Lu Xinjian’s works feature in pretty much every major collection of Chinese Contemporary art. He has a long list of achievements, with highlights being chosen to be ABSOLUT artist for Asia in 2011, and having his paintings grace the walls of the VIP room at ART 021.
His best-known series, City DNA, is at once abstract and seminal. By depicting the bird’s eye views of boisterous modern metropolises via a conceptually abstract representation, he manages to create a new way to understand the worlds in which we live. “It’s always nice for me to see visitors discover the surprise behind my painting when at first it appears to be a pure abstraction, and then they begin to understand the root of the work,” he says.
But is the abstract nature of his paintings a reflection of his views on city life? “It abstracts the dynamic rhythm of the city,” he retorts. And this is why Lu Xinjian is so popular within Chinese art. Whereas the previous generation was political in their work i.e. the effect rapid urbanisation has on Chinese society, Lu’s work is more a look at how life is nowadays, without needing to question why.
His 2014 City Stream series is the embodiment of this concept: “It’s the evolution and the logical consequence of City DNA. City DNA is based on the aerial view of the city. I abstract its rhythm through all elements of the city. Meanwhile, I apply a city identity colour (e.g. from a flag) on my painting representing its spirit. City Stream focuses on the perspective of the city and its systems. I want to show movement and energy through dynamic highways and modern buildings.”
But there’s more to Lu Xinjian than just abstracting the city life most people on earth now enjoy. His Invisible Poems series from 2012 was inspired by a discussion Lu had with a colleague, who suggested his works looked like a message written in Chinese or Korean characters. The concept started with a poem, the words deconstructed then reconstructed to create a fascinating mix between the real and the abstract. “You will find different messages when you look at the painting each time,” says Lu.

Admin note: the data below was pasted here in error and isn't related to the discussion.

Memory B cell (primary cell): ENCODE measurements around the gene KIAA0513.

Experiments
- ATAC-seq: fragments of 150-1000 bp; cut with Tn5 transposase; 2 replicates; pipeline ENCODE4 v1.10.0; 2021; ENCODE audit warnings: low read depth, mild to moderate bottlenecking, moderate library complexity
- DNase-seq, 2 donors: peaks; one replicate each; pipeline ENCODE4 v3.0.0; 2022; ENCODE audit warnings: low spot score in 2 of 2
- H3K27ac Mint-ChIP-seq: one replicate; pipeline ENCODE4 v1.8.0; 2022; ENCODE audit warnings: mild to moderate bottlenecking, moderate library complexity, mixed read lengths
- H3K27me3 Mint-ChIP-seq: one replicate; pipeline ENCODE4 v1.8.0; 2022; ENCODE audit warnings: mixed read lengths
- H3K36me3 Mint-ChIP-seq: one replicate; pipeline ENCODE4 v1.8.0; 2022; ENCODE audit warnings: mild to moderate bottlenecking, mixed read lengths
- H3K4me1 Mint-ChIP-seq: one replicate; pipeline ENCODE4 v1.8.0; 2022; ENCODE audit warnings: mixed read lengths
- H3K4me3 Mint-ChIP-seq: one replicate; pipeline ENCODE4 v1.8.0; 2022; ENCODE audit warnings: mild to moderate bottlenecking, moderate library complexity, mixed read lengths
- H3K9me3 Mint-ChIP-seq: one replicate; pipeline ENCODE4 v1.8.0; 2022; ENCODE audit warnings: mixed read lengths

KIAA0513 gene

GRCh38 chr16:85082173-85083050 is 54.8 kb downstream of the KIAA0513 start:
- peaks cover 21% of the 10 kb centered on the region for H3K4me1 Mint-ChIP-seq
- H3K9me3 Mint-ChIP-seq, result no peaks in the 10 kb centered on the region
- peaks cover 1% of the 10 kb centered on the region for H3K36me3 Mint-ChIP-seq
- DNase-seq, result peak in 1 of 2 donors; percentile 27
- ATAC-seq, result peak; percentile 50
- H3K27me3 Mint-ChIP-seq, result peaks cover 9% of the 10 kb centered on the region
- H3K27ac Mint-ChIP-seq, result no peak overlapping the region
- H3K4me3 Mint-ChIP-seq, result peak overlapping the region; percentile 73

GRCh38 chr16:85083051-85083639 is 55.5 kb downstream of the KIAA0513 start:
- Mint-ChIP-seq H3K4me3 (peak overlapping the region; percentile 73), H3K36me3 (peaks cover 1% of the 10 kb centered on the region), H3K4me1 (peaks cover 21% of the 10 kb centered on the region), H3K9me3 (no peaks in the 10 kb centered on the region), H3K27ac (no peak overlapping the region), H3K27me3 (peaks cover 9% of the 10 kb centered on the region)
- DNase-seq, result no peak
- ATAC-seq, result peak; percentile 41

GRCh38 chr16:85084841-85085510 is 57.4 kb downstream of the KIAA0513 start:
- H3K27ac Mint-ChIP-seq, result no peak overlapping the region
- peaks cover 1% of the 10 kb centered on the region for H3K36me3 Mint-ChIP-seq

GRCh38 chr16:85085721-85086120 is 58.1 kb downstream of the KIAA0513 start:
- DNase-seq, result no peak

Then there is the most recent Reflections series, inspired by collector Amy Gao and her friend Francisco Sanchez, who worked for President Obama and wanted to make a commission about Washington DC. This series is a move away from the total abstract notions felt in the City DNA series, the images quite clearly showing famous landmarks and their reflection in the waters surrounding them. “Those landmarks are always beautiful or meaningful not only because of their form but also for their special history.” Later this month Art Labor will exhibit a special new ‘reflection’ painting depicting the Forbidden City’s guard tower and canal.
2015’s Constellation series, “a new series mapping the sky that is more zero and minimal,” as Lu puts it, is the personification of his work, abstracting the most abstract space that humanity has known. In a way it’s the essence of Lu Xinjian’s concepts behind his art, bringing a discourse around the universe we live in outside our physical space. It at once depicts the abstract nature of his art, and at the same time is a reflection of life on earth and the cities we inhabit. It moves the themes in Chinese art away from the politics of control and brings it back to us as individuals, only we can master our actions, thoughts and futures.
2016 – Jiang Nan, Matthew Liu Fine Arts, Shanghai, China
2015 – Constellation, ART LABOR Gallery, Shanghai, China
2014 – City Stream, ART LABOR Gallery, Shanghai China
– City DNA IV, HUA Gallery, London, UK
– Beautiful Encounters: Cities and Poems, 117 Contemporary Art Center, Ningbo – Wired Space, ART LABOR Gallery, Shanghai, China
2013 – Between Abstraction and Reality, Lu Xinjian’s City DNA, ArtShare
2012 – Invisible Poem II, F2 Gallery, Beijing, China
– Invisible Poem, Art Labor Gallery, Shanghai, China
2011 – City DNA III, Fabien Fryns Fine Art, Los Angeles, USA
– City DNA II, F2 Gallery, Beijing, China 2010 “City DNA”, Art Labor Gallery, Shanghai
2015 – NULNU, Annesas Appel, Lu Xinjian, Henk Peeters, Herman de Vries, Nieuw Dakota Gallery, Amsterdam, NL
– THING-IN-ITSELF: The invisible Felling of Deprival, Art Museum of Nanjing Unviersity of the Arts, China
2014 – ARTificial Garden, Shanghai World Financial Center, China “The Temporary”, ARTicle Gallery, Birmingham, UK
2013 – I Love Shanghai, ART LABOR Gallery, Shanghai
– Filter the Public, SWFC, Shanghai
2012 – Distance and Dimension, Fernando Bordoni & Lu Xinjian, Art Labor Gallery, Shanghai
– Re-animators, Meulensteen Gallery, NYC, USA
– The Year of Dragon, Chen Hangfeng & Lu Xinjian, Gallery Jones, Vancouver, Canada
2011 – High 5, Art Labor Gallery, Shanghai, China
2010 – Basic Forms by Stella Art Foundation, 2nd Moscow International Biennale for Young Art, Russia
2009 – Resemblance & Difference, Daegu Art Center, Korea
2006 – PICTURA Gallery, the Netherlands
– SIGN Gallery, the Netherlands
2014 – London Art 14, London, UK 2012 Art Stage, Singapore
2011 – CIGE, Beijing, China
– Art Stage, Singapore
– SH Contemporary, Shanghai, China 2010 SH Contemporary, Shanghai, China
– Art Stage, Singapore
2014 – City / Neighbor, Adidas Originals, Shanghai, China
2013 – Expressions Of My City, Lane Crawford, Shanghai
2011 – Absolut Blank, Absolut Vodka, Shanghai, China
2010 – City DNA, MaisonPourcel by Jacques & Laurent Pourcel, Shanghai, China